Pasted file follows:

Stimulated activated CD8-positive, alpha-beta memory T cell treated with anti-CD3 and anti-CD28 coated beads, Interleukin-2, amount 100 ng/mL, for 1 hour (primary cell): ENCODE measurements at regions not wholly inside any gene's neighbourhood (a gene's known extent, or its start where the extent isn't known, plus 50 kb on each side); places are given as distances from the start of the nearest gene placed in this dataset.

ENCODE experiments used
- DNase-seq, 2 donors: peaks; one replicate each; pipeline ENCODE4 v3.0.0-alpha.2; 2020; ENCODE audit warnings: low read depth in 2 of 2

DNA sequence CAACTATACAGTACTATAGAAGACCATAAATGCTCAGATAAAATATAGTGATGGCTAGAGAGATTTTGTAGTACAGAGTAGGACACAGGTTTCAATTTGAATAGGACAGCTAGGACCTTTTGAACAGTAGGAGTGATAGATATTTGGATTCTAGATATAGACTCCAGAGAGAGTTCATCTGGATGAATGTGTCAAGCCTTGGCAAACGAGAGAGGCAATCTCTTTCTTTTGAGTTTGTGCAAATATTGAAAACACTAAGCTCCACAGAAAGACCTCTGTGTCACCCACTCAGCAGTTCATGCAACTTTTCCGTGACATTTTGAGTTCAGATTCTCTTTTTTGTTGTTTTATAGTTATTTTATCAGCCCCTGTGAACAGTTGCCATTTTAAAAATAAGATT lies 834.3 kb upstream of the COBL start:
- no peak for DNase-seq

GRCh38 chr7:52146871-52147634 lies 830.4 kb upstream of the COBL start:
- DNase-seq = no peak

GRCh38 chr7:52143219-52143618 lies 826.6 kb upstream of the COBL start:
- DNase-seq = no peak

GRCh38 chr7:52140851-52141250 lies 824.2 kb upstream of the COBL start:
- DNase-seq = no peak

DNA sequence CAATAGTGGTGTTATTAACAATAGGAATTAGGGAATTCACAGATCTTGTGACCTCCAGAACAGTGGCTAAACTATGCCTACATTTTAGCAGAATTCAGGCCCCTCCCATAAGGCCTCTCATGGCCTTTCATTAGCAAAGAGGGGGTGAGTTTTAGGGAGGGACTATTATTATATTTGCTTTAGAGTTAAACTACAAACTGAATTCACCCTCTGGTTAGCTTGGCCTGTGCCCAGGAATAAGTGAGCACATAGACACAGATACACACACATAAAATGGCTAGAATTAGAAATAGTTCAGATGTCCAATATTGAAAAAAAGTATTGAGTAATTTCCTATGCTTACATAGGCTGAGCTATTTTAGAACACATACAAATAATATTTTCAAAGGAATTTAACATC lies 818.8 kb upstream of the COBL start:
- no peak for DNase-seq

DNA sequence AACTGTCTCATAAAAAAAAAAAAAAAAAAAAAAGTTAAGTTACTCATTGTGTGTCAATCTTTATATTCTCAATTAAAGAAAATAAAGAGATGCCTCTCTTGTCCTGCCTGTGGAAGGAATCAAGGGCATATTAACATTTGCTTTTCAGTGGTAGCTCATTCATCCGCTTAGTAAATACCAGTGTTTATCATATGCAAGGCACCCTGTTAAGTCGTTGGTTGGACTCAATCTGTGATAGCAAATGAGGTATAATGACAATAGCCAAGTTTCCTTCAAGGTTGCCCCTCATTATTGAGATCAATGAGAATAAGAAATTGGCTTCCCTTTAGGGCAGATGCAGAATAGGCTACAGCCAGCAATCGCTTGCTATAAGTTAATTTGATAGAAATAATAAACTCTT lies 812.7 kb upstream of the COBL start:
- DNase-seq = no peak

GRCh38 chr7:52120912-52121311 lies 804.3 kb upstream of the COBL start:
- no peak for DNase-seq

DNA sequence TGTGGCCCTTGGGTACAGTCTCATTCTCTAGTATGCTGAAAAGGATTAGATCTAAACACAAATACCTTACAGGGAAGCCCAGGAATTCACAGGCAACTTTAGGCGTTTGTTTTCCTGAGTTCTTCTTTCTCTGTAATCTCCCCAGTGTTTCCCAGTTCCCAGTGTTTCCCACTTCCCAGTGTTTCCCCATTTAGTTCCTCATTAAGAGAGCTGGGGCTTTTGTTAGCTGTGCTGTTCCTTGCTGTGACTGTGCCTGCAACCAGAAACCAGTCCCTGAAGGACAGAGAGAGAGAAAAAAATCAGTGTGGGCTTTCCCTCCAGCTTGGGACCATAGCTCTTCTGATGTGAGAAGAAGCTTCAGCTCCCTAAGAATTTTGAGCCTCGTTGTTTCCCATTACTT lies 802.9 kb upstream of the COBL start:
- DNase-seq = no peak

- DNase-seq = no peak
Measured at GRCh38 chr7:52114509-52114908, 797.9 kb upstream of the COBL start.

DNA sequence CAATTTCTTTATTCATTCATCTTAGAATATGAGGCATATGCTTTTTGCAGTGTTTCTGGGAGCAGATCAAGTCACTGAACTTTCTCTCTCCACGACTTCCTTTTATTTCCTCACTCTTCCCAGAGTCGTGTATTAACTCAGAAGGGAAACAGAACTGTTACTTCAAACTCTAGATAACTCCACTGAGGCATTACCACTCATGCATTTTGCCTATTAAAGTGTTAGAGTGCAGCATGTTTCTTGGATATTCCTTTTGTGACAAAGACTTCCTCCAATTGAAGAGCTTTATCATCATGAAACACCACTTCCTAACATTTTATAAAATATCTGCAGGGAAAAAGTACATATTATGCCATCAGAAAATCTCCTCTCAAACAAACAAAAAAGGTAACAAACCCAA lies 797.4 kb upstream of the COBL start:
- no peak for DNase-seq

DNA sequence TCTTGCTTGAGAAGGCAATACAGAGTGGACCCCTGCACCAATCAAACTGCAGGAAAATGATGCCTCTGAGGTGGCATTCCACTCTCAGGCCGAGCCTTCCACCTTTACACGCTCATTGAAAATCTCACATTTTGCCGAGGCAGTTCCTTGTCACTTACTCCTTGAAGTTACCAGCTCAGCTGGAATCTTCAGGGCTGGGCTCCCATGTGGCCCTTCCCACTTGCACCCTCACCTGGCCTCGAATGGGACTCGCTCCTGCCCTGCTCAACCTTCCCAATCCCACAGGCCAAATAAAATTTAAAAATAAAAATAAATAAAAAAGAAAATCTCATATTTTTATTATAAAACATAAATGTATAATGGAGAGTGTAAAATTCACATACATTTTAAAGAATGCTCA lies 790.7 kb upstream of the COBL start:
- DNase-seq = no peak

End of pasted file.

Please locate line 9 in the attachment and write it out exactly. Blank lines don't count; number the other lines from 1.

- DNase-seq = no peak